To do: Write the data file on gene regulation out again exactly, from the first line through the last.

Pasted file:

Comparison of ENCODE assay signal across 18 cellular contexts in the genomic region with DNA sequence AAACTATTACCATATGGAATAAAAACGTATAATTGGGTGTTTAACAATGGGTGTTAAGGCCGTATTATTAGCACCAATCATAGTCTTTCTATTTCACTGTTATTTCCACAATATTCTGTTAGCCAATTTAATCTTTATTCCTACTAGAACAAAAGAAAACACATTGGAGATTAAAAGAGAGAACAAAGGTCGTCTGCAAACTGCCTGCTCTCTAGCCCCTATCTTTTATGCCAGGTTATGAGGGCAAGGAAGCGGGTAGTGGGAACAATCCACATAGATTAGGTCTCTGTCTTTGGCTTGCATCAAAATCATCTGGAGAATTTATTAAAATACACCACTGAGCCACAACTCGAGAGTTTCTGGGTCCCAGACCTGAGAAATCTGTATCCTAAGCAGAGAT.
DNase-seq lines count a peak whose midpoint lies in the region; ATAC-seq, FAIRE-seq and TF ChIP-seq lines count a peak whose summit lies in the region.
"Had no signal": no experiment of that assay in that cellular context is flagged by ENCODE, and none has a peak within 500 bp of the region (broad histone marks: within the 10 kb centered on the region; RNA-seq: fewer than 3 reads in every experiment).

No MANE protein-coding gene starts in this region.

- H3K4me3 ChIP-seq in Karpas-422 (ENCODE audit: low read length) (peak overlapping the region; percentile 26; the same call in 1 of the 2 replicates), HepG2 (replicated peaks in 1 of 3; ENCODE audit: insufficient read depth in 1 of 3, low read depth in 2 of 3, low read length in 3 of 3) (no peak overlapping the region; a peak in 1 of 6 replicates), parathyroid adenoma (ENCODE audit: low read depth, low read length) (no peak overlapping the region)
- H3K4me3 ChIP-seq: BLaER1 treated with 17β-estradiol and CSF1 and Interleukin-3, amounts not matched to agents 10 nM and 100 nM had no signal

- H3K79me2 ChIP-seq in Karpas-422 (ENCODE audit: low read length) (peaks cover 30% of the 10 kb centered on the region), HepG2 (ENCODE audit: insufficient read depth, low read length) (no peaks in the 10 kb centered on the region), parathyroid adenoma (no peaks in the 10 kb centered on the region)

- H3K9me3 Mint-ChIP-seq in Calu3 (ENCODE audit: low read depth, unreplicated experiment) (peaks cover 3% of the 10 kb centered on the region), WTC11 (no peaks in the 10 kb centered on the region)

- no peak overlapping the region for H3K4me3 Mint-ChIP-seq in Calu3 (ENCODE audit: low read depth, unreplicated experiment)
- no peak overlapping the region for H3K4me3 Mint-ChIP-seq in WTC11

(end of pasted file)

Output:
Comparison of ENCODE assay signal across 18 cellular contexts in the genomic region with DNA sequence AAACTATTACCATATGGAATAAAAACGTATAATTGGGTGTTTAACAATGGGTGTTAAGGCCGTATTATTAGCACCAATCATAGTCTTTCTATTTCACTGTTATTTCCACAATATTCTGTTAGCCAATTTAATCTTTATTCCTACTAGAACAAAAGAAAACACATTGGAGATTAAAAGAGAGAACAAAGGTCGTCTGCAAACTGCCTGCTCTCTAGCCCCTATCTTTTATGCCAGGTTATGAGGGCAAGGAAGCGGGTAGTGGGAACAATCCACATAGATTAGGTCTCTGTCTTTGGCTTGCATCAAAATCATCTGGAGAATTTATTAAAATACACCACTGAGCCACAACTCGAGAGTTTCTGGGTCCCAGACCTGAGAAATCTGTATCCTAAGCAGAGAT.
DNase-seq lines count a peak whose midpoint lies in the region; ATAC-seq, FAIRE-seq and TF ChIP-seq lines count a peak whose summit lies in the region.
"Had no signal": no experiment of that assay in that cellular context is flagged by ENCODE, and none has a peak within 500 bp of the region (broad histone marks: within the 10 kb centered on the region; RNA-seq: fewer than 3 reads in every experiment).

No MANE protein-coding gene starts in this region.

- H3K4me3 ChIP-seq in Karpas-422 (ENCODE audit: low read length) (peak overlapping the region; percentile 26; the same call in 1 of the 2 replicates), HepG2 (replicated peaks in 1 of 3; ENCODE audit: insufficient read depth in 1 of 3, low read depth in 2 of 3, low read length in 3 of 3) (no peak overlapping the region; a peak in 1 of 6 replicates), parathyroid adenoma (ENCODE audit: low read depth, low read length) (no peak overlapping the region)
- H3K4me3 ChIP-seq: BLaER1 treated with 17β-estradiol and CSF1 and Interleukin-3, amounts not matched to agents 10 nM and 100 nM had no signal

- H3K79me2 ChIP-seq in Karpas-422 (ENCODE audit: low read length) (peaks cover 30% of the 10 kb centered on the region), HepG2 (ENCODE audit: insufficient read depth, low read length) (no peaks in the 10 kb centered on the region), parathyroid adenoma (no peaks in the 10 kb centered on the region)

- H3K9me3 Mint-ChIP-seq in Calu3 (ENCODE audit: low read depth, unreplicated experiment) (peaks cover 3% of the 10 kb centered on the region), WTC11 (no peaks in the 10 kb centered on the region)

- no peak overlapping the region for H3K4me3 Mint-ChIP-seq in Calu3 (ENCODE audit: low read depth, unreplicated experiment)
- no peak overlapping the region for H3K4me3 Mint-ChIP-seq in WTC11